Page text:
In a separate saucepan over medium-high heat, heat the olive oil, then add the onion, garlic, and salt. Cook them until the onions are soft but not browned, about three minutes. Add the arborio rice and stir to coat it in olive oil. Add the wine (or in my case, beer, because I’m classy like that) and cook until the liquid has been absorbed and evaporated, stirring constantly.

Now add the broth, one cup at a time (or one ladle full at a time). Stir the rice frequently after each addition, and only add more broth when the previous broth has been absorbed. When you have added half the broth (after about 15 minutes), add the fava beans and corn. Continue adding broth and letting the rice cook and absorb, until the rice is tender but still has some bite to it. You may not need all of the broth. When the texture seems good to you, add about 1/4 cup of broth, remove the pot from the heat, and stir in the parmesan, and salt and pepper to taste. Enjoy!

Beer Bread

This recipe is a bit famous in my family. And I wanted to be sure to share it with you while there is still Pumpkin Beer on the shelves because that’s my favorite kind of beer to use. We got this bread recipe from a friend of my sister’s from college, Graham. As soon as Emily introduced me to it, I was hooked. However, it’s not the healthiest (as you will see, you dump a melted stick of butter over the whole thing), so I try not to make it all too often. This specific one I made to take to the first rehearsal of a play I was just cast in. Baked goods always make a good first impression.

Beer Bread

Makes 1 loaf


3 cups of flour
3 tsp baking powder
1 tsp salt
1/4 cup sugar
1 can/bottle of beer (12 oz) – Having made this a few times, here is my take on what beer to use: Nothing too dark or hoppy, it gives the bread kind of a funny aftertaste. Seasonal beers are nice (think pumpkin ale or christmas beers), as are more fruity beers (back when the only beer I liked was apricot hefeweizen, that worked well), and anything on the lighter side. But I would steer clear of IPAs and reds.
1 stick of butter, melted


Preheat your oven to 375 degrees. Mix dry ingredients in a bowl. Add beer, stir to combine. Grease a bread pan, and dump the dough into it. Warning: the dough will be sticky. Put the bread pan on a rimmed baking sheet – this is important as you won’t want the butter to seep over and just end up in the bottom of your oven. In a small bowl, melt the stick of butter in the microwave. Pour the melted butter over the dough in the bread pan. Bake for 1 hour, turning halfway through.

Remove the bread from the oven, run a knife around the edge of the pan, and turn out onto a cooling rack to cool. This bread is pretty crumbly, so good luck getting it to stay in one piece when you slice it. But it’s so worth it. Enjoy!

Holiday Ale Festival

Holiday Ale Festival

Holiday Ale Festival
Holiday Ale Festival

So this post doesn’t have a recipe, but I did say (on the “About” page) that I’d write about cool food related things like restaurants, cookbooks, equipment, etc.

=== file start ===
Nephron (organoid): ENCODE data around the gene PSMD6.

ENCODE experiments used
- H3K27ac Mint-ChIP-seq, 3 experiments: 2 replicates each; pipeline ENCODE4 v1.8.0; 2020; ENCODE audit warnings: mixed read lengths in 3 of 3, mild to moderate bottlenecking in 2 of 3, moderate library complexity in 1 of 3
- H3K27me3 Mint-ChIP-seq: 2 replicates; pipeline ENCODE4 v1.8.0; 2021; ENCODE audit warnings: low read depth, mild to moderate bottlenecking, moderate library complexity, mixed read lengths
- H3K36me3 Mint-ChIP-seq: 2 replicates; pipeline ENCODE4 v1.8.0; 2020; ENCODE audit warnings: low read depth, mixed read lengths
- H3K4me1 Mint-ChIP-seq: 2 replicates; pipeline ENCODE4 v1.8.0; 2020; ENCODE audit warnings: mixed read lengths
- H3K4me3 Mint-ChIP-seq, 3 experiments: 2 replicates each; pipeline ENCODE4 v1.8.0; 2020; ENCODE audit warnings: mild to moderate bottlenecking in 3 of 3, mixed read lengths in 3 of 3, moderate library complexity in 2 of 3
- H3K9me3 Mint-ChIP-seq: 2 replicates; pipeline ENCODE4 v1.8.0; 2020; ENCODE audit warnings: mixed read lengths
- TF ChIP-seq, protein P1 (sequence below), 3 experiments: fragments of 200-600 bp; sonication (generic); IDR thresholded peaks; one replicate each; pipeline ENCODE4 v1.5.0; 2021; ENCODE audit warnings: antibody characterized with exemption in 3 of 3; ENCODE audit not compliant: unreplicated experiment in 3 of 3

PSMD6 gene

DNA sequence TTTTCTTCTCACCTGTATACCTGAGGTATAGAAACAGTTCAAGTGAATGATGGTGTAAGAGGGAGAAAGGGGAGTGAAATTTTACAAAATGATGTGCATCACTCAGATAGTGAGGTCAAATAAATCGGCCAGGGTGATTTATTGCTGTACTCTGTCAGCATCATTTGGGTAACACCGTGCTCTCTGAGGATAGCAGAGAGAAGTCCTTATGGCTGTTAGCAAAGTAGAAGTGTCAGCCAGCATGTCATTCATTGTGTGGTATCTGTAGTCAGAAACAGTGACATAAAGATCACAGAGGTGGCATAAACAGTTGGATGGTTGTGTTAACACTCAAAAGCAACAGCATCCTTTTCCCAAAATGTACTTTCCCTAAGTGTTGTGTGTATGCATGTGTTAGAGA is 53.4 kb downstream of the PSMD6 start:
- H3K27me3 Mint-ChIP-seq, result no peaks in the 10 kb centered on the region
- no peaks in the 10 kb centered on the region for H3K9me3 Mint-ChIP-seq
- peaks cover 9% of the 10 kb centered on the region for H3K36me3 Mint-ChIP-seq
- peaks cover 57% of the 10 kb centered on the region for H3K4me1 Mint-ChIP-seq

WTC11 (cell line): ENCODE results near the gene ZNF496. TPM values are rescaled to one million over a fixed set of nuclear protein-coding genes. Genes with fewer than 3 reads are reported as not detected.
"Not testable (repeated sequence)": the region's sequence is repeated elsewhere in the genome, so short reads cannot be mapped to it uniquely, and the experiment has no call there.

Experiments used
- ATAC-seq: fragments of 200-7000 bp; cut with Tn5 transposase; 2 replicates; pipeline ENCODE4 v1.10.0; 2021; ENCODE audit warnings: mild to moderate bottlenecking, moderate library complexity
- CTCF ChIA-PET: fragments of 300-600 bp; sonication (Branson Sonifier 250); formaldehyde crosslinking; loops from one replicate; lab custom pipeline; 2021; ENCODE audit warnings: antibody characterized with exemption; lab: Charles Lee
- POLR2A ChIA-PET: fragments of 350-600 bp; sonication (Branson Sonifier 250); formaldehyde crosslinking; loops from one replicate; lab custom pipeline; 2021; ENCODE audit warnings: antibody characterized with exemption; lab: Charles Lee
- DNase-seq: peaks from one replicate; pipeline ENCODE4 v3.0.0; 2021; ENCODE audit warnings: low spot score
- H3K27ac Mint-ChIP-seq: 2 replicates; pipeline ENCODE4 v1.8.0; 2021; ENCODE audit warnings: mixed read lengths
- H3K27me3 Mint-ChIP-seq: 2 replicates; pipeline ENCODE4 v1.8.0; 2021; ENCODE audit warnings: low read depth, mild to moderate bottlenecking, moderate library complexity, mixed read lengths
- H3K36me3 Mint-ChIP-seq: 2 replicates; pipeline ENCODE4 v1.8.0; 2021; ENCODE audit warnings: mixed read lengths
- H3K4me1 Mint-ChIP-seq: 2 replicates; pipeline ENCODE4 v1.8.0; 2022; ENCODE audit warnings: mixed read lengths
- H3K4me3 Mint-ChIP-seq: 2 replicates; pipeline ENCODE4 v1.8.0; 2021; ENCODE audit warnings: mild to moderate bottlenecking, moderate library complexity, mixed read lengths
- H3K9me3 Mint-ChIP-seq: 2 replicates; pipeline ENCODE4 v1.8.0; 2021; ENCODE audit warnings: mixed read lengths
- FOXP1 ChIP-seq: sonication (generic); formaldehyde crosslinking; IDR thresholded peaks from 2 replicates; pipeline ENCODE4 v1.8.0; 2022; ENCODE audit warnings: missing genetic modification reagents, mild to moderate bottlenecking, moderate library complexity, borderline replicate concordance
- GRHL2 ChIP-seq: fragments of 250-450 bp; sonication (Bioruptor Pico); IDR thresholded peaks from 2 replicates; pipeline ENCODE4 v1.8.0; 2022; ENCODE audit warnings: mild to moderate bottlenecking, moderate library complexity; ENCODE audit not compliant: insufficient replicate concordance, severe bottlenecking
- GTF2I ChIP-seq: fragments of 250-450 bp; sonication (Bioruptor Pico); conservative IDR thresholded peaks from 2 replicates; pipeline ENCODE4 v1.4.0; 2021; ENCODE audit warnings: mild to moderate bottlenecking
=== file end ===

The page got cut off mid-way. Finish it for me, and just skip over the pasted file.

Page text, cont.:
For those of you who don’t know much about Portland, OR, one really cool thing you should know is that the Portland metro area has the largest craft brewing market in the U.S. There are 44 breweries operating in the city, which is more than any city in the world. So we like our beer. Possibly my favorite event in Portland is the Holiday Ale Festival. It usually happens the first weekend of December in Pioneer Square.

They set up big tents right underneath the giant Christmas tree and fill them with delicious beers made especially for the event. Here’s a little quote from the program they give you:

“What makes this festival so special is that you won’t find the beers served here in your grocer’s aisle. We work with every brewery involved to make sure they are sending a product that has either been made specifically for this event, or is a rare or vintage beer that isn’t commonly tapped in the state or won’t be tapped until the festival closes.”

Cool, right? So you buy a ticket, get a cool little plastic mug, a program, and 8 tickets. Each taste of beer (4 oz.) is 1 ticket, unless it’s a limited beer and then it’s 2 tickets. And then you’re free to roam the tents! The beers are so delicious and dangerously strong since they’re often stouts, porters, and really hoppy ales. There were a lot of beers with hints of mint, chocolate, and holiday spices like allspice, nutmeg, and cinnamon.

So here were our favorites:


  • Columbia River Brewing’s “Drunken Elf Stout” – Imperial Oatmeal Stout with lots of chocolate and coffee flavors
  • Gilgamesh Brewing’s “Chocolate Mint Stout ’11” – American Stout with chocolate and locally grown mint (not too minty like some of the other chocolate mint beers I tasted)
  • Laht Neppur Brewing Co’s “Laughing Boy Stout” – Russian Imperial Stout with cocoa, vanilla, and honey undertones
  • Rusty Truck Brewing Co’s “Belsnickle’s Strong Ale” – Strong Ale brewed with nutmeg, cinnamon, and coriander


  • Bear Republic Brewing Company’s “Old Saint Chongo” – Winter Chocolate Wheat Ale with some mexican chocolate with hints of banana
  • Laht Neppur Brewing Co’s “Laughing Boy Stout” – Russian Imperial Stout with cocoa, vanilla, and honey undertones (This was on both of our lists)
  • Oakshire Brewing’s “The Nutcracker” – Gingerbread Imperial Porter with ginger and cinnamon
  • The Commons Brewery’s “Little Brother” – Belgian Dark Strong Ale with a bit of toffee, candy, and chocolate